Paul MacCready

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Paul MacCready
MacCready shows a cross section of the Helios Prototype wing spar.
Paul Beattie MacCready Jr.

September 25, 1925 (1925-09-25)
DiedAugust 28, 2007 (2007-08-29) (aged 81)
Engineering career

Paul B. MacCready Jr. (September 25, 1925 – August 28, 2007) was an American aeronautical engineer. He was the founder of AeroVironment and the designer of the human-powered aircraft that won the first Kremer prize. He devoted his life to developing more efficient transportation vehicles that could "do more with less".[1]

Early life and education[edit]

Born in New Haven, Connecticut, to a medical family, MacCready was an inventor from an early age and won a national contest building a model flying machine at the age of 15. "I was always the smallest kid in the class ... by a good bit, and was not especially coordinated, and certainly not the athlete type, who enjoyed running around outside, and was socially kind of immature, not the comfortable leader, teenager type. And so, when I began getting into model airplanes, and getting into contests and creating new things, I probably got more psychological benefit from that than I would have from some of the other typical school things."[2]

MacCready graduated from Hopkins School in 1943 and then trained as a US Navy pilot before the end of World War II. He received a BS in physics from Yale University in 1947, an MS in physics from Caltech in 1948, and a PhD in aeronautics from Caltech in 1952.[3] His doctoral dissertation Investigation of Atmospheric Turbulence was supervised by Homer Joseph Stewart.[4][5] In 1951, MacCready founded his first company, Meteorology Research Inc, to do atmospheric research. Some of MacCready's work as a graduate student involved cloud seeding, and he was an early pioneer of the use of aircraft to study meteorological phenomena.[2]

Career and achievements[edit]

He started gliding after World War II and was a three-time winner (1948, 1949, 1953) of the Richard C. du Pont Memorial Trophy,[6] awarded annually to the U.S. National Open Class Soaring Champion. In 1956, he became the first American pilot to become the World Soaring Champion. He invented a device that told pilots the best speed to fly a glider, depending on conditions and based on the glider's rate of sink at different air-speeds. Sailplane pilots still use the "MacCready speed ring",[7] and still adjust the "MacCready Number" (abbreviated MC) within their flight instruments, to optimize their flying speed.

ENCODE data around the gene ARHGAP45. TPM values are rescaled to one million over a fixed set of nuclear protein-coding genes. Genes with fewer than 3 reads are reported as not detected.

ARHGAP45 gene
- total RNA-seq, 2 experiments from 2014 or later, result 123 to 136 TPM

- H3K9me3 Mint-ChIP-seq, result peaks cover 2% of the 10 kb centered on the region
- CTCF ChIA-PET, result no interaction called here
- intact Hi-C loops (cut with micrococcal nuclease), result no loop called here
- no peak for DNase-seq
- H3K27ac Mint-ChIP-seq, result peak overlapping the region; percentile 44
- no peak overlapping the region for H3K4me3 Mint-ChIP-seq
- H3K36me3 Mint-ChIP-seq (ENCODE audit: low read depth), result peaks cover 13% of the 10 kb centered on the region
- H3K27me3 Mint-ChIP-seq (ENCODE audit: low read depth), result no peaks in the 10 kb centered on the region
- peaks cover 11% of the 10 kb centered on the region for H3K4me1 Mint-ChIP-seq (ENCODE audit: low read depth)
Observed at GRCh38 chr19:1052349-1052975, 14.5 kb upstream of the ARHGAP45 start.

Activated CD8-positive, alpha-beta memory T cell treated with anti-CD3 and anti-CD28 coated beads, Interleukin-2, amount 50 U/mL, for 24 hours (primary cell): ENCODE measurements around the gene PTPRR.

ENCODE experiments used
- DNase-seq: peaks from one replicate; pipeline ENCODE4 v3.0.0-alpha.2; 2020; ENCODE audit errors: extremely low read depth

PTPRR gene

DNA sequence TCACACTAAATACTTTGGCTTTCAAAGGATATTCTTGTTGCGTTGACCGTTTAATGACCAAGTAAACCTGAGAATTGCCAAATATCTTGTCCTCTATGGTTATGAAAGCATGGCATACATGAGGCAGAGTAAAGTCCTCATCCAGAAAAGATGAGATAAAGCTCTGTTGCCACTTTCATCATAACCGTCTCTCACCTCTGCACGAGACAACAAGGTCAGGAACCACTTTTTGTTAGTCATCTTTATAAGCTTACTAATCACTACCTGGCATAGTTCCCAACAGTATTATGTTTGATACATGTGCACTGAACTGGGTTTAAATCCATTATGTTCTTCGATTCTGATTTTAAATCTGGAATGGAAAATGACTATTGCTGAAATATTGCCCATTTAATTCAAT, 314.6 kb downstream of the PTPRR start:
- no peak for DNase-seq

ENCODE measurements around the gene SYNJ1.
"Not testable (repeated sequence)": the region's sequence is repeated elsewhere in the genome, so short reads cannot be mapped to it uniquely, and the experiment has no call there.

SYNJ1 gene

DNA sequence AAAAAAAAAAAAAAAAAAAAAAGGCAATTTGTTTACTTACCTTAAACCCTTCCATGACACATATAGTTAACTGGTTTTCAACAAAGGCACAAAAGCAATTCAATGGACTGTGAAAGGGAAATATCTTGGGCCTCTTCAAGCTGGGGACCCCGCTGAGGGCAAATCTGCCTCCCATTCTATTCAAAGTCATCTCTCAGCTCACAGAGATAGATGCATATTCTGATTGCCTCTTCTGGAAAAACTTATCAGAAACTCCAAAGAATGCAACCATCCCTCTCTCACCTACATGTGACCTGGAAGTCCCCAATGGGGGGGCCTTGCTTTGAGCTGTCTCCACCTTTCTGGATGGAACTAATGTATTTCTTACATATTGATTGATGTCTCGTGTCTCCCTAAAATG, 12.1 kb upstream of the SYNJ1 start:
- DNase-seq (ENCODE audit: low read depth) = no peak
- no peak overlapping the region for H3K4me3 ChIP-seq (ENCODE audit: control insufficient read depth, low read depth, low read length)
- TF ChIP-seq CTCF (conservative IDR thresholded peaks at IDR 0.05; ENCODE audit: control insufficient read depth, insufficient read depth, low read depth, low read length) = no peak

In the 1970s, he guaranteed a business loan for a friend, which subsequently failed, leaving him with a $100,000 debt. This was the motivation he needed to compete for the £50,000 Kremer prize for human-powered flight, which had been on offer for 18 years. With Dr. Peter B.S. Lissaman, he created a human-powered aircraft, the Gossamer Condor. The Condor stayed aloft for seven minutes while it completed the required figure eight course, thereby winning the first Kremer prize in August 1977. The award-winning plane was constructed of aluminium tubing, plastic foam, piano wire, bicycle parts, and mylar foil for covering.[8]

Kremer then offered another £100,000 for the first human-powered crossing of the English Channel. MacCready took up the challenge and in 1979, he built the Condor's successor, the Gossamer Albatross, and won the second Kremer prize, successfully flying from England to France.[9] He also received the Collier Trophy, which is awarded annually for the greatest achievement in aeronautics or astronautics, for his design and construction of the Albatross.[2]

The Gossamer Penguin in flight

He later created solar-powered aircraft such as the Gossamer Penguin and the Solar Challenger.[10] He was involved in the development of NASA's solar-powered flying wings such as the Helios, which surpassed the SR-71's altitude records and could theoretically fly on Mars (where the atmosphere is thin, with little oxygen).[11] MacCready also collaborated with General Motors on the design of the Sunraycer, a solar-powered car, and then on the EV-1 electric car.[10][12]